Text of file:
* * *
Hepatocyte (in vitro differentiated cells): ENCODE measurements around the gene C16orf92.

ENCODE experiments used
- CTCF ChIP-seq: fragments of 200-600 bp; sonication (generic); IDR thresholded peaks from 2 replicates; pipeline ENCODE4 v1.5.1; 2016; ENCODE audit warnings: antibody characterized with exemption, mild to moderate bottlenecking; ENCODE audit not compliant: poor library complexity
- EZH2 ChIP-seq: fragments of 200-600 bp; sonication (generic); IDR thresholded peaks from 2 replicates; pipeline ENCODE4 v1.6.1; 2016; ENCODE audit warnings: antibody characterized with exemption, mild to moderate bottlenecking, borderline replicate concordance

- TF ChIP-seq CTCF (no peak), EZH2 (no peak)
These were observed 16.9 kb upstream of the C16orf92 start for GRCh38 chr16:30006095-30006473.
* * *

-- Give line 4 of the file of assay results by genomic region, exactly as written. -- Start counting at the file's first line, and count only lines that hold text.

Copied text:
- EZH2 ChIP-seq: fragments of 200-600 bp; sonication (generic); IDR thresholded peaks from 2 replicates; pipeline ENCODE4 v1.6.1; 2016; ENCODE audit warnings: antibody characterized with exemption, mild to moderate bottlenecking, borderline replicate concordance